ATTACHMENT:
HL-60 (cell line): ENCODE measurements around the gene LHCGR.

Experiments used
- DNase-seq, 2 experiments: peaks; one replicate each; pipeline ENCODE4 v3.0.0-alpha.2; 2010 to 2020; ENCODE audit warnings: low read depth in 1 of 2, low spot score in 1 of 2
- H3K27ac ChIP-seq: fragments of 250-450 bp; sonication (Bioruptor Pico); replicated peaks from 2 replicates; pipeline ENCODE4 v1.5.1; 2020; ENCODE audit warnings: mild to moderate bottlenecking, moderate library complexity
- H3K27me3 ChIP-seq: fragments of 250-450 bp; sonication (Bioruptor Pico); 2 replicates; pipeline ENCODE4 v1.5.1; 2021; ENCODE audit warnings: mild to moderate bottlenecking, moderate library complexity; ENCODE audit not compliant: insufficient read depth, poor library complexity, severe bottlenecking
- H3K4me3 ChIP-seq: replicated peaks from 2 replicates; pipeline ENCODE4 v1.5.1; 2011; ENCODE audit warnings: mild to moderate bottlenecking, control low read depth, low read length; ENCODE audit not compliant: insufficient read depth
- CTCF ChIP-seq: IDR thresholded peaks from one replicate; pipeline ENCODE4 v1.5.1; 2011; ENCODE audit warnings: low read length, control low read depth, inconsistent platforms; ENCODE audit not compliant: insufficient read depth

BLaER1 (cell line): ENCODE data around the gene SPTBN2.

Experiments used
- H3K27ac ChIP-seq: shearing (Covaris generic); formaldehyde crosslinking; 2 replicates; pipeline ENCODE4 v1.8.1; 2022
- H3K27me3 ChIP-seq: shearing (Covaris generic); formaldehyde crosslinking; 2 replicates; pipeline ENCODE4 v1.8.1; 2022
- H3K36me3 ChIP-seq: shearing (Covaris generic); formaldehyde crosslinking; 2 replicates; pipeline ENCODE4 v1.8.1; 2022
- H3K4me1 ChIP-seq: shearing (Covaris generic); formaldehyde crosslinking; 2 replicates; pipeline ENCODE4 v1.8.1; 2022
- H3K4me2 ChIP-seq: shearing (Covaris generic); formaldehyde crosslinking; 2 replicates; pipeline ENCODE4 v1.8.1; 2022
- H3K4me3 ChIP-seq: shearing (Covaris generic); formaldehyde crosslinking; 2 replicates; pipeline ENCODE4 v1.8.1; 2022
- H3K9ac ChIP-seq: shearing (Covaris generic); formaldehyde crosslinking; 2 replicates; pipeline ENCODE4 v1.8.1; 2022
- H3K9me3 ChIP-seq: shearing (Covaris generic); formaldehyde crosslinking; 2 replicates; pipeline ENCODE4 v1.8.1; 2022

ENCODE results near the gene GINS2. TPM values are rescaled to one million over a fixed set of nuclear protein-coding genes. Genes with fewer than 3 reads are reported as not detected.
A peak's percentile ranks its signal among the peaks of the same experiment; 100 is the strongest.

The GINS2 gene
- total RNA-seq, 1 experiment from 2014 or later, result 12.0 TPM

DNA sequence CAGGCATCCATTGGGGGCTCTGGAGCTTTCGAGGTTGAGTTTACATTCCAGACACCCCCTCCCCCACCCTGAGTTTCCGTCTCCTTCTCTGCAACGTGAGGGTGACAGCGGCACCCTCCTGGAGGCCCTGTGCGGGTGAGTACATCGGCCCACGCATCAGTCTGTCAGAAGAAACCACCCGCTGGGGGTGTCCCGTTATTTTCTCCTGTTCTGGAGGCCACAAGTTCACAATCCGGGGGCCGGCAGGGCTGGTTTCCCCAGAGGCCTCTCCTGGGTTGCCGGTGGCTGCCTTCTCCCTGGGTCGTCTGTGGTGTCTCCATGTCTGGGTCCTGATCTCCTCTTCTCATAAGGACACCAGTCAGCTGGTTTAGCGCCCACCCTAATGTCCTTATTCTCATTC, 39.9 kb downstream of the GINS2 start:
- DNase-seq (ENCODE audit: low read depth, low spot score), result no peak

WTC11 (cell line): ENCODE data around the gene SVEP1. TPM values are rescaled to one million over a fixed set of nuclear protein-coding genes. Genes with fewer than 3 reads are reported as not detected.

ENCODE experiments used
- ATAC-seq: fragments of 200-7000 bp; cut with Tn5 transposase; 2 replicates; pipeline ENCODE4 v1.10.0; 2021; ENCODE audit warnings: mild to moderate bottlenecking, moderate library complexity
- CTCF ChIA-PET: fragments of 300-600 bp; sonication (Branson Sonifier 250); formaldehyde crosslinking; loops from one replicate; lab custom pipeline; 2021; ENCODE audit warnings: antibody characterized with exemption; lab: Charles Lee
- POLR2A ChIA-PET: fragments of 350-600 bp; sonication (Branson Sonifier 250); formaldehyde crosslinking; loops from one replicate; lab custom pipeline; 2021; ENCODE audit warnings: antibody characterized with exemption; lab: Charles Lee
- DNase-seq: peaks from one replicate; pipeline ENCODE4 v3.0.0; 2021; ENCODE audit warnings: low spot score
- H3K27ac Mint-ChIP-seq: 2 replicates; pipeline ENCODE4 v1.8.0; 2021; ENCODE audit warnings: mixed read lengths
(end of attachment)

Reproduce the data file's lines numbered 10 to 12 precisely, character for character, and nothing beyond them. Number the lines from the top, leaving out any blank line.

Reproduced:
- H3K27ac ChIP-seq: shearing (Covaris generic); formaldehyde crosslinking; 2 replicates; pipeline ENCODE4 v1.8.1; 2022
- H3K27me3 ChIP-seq: shearing (Covaris generic); formaldehyde crosslinking; 2 replicates; pipeline ENCODE4 v1.8.1; 2022
- H3K36me3 ChIP-seq: shearing (Covaris generic); formaldehyde crosslinking; 2 replicates; pipeline ENCODE4 v1.8.1; 2022